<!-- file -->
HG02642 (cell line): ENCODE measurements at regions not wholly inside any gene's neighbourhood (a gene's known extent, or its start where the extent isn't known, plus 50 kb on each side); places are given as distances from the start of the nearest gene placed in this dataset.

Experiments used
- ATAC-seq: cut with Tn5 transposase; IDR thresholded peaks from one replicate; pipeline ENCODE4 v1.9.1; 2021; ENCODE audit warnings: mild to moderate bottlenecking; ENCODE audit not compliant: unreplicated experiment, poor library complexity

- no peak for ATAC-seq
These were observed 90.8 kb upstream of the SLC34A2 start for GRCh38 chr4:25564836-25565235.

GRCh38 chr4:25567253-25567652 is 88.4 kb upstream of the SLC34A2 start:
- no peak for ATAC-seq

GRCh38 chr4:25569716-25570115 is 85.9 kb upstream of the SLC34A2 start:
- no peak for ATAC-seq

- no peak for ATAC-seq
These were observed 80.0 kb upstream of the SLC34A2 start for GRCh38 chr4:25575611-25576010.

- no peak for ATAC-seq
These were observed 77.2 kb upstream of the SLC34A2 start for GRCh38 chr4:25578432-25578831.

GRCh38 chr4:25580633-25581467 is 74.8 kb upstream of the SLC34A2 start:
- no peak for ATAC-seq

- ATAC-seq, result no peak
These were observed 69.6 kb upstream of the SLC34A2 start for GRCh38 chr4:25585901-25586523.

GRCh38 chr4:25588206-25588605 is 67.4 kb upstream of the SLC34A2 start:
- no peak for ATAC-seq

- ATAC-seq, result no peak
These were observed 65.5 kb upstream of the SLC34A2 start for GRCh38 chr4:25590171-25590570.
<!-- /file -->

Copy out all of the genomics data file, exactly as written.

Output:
HG02642 (cell line): ENCODE measurements at regions not wholly inside any gene's neighbourhood (a gene's known extent, or its start where the extent isn't known, plus 50 kb on each side); places are given as distances from the start of the nearest gene placed in this dataset.

Experiments used
- ATAC-seq: cut with Tn5 transposase; IDR thresholded peaks from one replicate; pipeline ENCODE4 v1.9.1; 2021; ENCODE audit warnings: mild to moderate bottlenecking; ENCODE audit not compliant: unreplicated experiment, poor library complexity

- no peak for ATAC-seq
These were observed 90.8 kb upstream of the SLC34A2 start for GRCh38 chr4:25564836-25565235.

GRCh38 chr4:25567253-25567652 is 88.4 kb upstream of the SLC34A2 start:
- no peak for ATAC-seq

GRCh38 chr4:25569716-25570115 is 85.9 kb upstream of the SLC34A2 start:
- no peak for ATAC-seq

- no peak for ATAC-seq
These were observed 80.0 kb upstream of the SLC34A2 start for GRCh38 chr4:25575611-25576010.

- no peak for ATAC-seq
These were observed 77.2 kb upstream of the SLC34A2 start for GRCh38 chr4:25578432-25578831.

GRCh38 chr4:25580633-25581467 is 74.8 kb upstream of the SLC34A2 start:
- no peak for ATAC-seq

- ATAC-seq, result no peak
These were observed 69.6 kb upstream of the SLC34A2 start for GRCh38 chr4:25585901-25586523.

GRCh38 chr4:25588206-25588605 is 67.4 kb upstream of the SLC34A2 start:
- no peak for ATAC-seq

- ATAC-seq, result no peak
These were observed 65.5 kb upstream of the SLC34A2 start for GRCh38 chr4:25590171-25590570.